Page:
Recommendation: Define somebody who has the responsibility to regularly watch out for changes in the environment that have an impact on the selection and definition of your projects. This can be done either by designating this function to someone within your organisation, or it can be included in the project scope, e.g. as part of the project life-cycle. Naturally, in order to be able to do so, these assumptions and selection criteria have to be documented and communicated.
9. How often should you adapt your projects?
Make changes to your projects on a weekly basis to keep everybody happy!
This is the opposite extreme to the behaviour mentioned above: A sponsor who is very open to customer wishes and user expectations and who wants to satisfy all of them might change the deliverables every week. Or, even worse, he or she regularly changes the priorities between projects.
The impact is an unstable direction which causes a lot of extra work. Even small changes may cause the project team to go back several steps and redo several tasks. This is cost and time consuming. Just following a conscious change management process, runs up administrative overheads in dealing with these requests. Sometimes the ongoing need for changes is an indicator of an inadequate project definition.
Recommendation: Be aware of the cost and time delay of changes – and even of change requests. Balance it with the probable benefit of the intended change. Spend enough time on the project definition, so that changes, due to a poor definition, are not necessary.
10. How to be sure to take the right decisions?
Always request a more detailed investigation before taking even small decisions!
Detailed investigation is not for free – it costs time and money. The time delay is an especially critical aspect if a steering committee has to take the decision by consensus and the meetings take place only once every month, or even less frequently. And sometimes this further investigation doesn't really reduce the risks or increase the safety level of the decision.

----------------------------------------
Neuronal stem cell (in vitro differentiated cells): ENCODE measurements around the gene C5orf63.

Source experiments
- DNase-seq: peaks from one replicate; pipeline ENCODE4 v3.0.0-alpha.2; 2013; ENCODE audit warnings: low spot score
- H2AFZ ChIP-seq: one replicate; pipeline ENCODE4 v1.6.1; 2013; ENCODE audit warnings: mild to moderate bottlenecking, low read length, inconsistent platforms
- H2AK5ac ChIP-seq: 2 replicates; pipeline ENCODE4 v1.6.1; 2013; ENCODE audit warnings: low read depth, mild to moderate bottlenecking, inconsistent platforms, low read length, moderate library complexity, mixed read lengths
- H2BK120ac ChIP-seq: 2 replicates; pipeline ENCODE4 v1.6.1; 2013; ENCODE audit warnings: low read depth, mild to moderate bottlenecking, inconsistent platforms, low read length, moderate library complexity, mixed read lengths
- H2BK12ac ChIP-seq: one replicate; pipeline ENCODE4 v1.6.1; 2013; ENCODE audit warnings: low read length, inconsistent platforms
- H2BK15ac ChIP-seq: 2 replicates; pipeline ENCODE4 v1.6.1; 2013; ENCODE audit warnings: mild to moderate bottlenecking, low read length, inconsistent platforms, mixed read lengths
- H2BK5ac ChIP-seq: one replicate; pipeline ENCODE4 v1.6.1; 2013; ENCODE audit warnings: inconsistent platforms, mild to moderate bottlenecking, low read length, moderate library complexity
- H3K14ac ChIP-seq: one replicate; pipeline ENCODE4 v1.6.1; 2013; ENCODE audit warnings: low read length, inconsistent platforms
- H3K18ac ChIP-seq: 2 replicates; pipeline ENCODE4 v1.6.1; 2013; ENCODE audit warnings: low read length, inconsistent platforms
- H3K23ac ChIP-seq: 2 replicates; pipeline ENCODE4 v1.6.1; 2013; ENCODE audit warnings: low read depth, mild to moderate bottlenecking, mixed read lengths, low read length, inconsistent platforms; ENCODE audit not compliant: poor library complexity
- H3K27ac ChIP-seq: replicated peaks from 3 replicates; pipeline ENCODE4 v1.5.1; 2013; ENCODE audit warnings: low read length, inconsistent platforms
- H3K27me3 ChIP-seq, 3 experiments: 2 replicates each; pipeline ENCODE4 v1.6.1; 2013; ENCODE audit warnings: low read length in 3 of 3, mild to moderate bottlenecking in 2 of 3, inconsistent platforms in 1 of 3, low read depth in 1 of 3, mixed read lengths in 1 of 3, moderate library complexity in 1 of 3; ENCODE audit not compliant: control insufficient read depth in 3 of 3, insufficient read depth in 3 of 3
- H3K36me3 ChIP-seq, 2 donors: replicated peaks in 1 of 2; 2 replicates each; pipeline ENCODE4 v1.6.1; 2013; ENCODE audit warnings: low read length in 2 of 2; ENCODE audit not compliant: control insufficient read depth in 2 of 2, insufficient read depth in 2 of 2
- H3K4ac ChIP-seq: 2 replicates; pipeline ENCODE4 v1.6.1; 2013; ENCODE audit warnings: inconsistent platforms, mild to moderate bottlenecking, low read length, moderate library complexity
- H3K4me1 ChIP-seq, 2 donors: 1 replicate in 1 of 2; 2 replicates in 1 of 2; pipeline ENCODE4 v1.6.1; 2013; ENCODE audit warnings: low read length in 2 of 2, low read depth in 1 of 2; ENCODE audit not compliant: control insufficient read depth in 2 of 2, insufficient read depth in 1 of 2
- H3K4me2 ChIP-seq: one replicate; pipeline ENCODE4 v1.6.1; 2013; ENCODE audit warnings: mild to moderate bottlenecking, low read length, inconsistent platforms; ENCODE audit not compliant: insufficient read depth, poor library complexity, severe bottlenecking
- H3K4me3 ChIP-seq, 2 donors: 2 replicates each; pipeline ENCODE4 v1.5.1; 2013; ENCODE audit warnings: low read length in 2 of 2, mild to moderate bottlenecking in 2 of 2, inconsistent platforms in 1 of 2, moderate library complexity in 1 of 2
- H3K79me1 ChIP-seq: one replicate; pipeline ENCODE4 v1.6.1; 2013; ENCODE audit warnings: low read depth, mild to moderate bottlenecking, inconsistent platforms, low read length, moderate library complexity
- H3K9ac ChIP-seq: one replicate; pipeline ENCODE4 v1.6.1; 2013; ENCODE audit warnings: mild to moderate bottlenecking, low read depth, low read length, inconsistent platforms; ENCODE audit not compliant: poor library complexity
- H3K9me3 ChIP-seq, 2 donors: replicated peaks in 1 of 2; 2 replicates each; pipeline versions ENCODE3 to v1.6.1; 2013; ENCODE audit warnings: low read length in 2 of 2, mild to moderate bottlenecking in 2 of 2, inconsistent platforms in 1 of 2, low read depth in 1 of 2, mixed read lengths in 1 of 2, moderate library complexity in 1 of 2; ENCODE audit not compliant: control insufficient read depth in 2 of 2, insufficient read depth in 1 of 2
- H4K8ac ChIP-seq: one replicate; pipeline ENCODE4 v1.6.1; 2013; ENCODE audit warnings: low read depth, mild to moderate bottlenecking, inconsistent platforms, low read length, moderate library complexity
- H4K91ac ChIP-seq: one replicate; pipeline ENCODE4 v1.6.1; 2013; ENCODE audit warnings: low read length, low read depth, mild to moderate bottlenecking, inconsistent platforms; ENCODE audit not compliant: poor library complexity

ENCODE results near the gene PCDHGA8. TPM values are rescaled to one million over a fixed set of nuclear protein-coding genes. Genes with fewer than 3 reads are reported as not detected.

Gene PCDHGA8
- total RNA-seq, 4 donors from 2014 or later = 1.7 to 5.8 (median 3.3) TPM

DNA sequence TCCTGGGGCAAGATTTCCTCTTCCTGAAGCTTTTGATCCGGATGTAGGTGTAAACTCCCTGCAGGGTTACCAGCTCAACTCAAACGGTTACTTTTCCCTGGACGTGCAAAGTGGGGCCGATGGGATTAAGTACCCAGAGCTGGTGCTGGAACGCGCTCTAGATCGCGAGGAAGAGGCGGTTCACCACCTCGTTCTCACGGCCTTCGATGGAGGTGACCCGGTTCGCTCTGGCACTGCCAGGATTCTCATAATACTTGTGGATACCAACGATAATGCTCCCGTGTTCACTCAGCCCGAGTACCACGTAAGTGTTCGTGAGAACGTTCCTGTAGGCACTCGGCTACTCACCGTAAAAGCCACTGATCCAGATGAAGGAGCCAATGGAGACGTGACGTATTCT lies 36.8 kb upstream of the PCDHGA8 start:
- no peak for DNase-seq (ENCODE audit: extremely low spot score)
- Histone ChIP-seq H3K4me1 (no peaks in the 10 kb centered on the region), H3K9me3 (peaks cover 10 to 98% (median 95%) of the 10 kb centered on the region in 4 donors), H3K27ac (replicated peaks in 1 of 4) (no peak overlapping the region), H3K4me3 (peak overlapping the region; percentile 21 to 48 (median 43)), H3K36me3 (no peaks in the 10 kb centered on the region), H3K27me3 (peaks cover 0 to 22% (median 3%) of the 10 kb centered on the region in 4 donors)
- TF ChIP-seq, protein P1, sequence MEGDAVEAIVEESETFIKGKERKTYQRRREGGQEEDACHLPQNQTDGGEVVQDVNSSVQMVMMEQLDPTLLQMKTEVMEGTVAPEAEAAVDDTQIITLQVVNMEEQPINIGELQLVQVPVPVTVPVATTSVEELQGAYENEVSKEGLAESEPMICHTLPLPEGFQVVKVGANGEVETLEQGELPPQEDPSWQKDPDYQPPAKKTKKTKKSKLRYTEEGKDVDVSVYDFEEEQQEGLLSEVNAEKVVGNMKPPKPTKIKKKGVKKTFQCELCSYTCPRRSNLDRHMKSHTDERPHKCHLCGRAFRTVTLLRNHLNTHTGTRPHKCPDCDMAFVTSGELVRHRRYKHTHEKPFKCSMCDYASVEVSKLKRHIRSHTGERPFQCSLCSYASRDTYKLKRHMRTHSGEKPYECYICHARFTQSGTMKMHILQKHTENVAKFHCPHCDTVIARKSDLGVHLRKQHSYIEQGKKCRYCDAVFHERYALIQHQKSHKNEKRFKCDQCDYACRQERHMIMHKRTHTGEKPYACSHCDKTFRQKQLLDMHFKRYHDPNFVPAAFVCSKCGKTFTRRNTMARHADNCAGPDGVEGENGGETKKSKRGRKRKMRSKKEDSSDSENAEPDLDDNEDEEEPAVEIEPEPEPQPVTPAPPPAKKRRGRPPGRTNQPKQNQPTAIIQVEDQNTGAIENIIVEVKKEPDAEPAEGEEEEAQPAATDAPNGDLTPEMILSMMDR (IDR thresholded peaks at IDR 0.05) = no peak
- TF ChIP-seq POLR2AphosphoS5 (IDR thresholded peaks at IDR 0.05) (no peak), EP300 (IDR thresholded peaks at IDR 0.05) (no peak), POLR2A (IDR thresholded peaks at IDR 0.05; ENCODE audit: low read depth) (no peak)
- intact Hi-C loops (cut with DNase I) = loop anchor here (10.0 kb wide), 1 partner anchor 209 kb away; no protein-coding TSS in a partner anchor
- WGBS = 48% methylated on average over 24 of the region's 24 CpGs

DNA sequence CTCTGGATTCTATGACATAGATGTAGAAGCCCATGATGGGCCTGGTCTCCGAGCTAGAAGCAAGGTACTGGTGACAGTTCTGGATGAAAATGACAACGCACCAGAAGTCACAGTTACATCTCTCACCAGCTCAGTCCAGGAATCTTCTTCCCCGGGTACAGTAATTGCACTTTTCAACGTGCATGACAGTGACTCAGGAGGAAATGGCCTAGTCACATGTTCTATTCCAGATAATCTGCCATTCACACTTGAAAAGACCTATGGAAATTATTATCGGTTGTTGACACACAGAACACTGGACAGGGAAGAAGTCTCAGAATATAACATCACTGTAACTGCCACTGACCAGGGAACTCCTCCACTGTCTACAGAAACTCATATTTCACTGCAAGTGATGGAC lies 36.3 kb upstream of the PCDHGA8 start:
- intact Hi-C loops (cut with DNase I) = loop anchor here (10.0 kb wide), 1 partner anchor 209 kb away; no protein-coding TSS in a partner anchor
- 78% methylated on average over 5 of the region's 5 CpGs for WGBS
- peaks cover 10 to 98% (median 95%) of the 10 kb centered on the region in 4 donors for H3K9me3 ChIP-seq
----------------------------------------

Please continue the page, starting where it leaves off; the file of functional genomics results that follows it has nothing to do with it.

Sometimes time and money is wasted for nothing. And the frustration in the project team grows, if they don't see the necessity of the additional work.
Recommendation: Ask the project manager to better prepare decisions. Find a way that leads quickly to qualified decisions on an appropriate foundation e.g. by informing decision makers upfront and clarifying the required confidence levels prior to delegating the work.
11. Is it effective for a sponsor to spend time in lessons-learned?
Don't waste your time in lessons-learned sessions, because everything will be different!
Sponsors don't attend lessons-learned sessions, because it is the job of the team to do it for the project. They rarely do a separate review with the project manager or the steering committee. And they seldom reflect their project decision and the payback of the project because it may take years to finally evaluate the return on the project investment.
The consequence is that you miss the opportunity for personal improvement in your role as a sponsor. You may repeat the same mistakes again and again without realising it.
Recommendation: Take the time to reflect and review how you performed in your role as a sponsor. Learn what you did well and where you can improve. You may also want to use a personal coach for this purpose.
As a sponsor, you have a significant impact on the success of the projects in your organisation.
Take your entrepreneurial responsibility.
- Take the project selection seriously and do it in line with the company's strategy
- Make the project manager and the project team understand your selection criteria and the corresponding business needs.
- Clarify accountabilities within the steering committee and accept accountability
- Agree upon challenging and realistic objectives with your project manager on a fair partnership basis.
- Speak with one voice on behalf of the steering committee to the project leader and team.
- Provide the allocated resources
- Allow enough time for communication with your project manager
- Observe changes in the environment that affect your selection criteria and take appropriate action
- Weigh up the pros and cons of accommodating change against the pros and cons of sticking to the defined direction
- Establish a way to come to quick decisions on a sufficiently qualified basis.
- Use the potential of lessons learned in order to improve company success.
© Patrick Schmid and Andrea Koch, PS Consulting International GmbH
Originally published as a part of 2004 PMI Global Congress Proceedings - Prague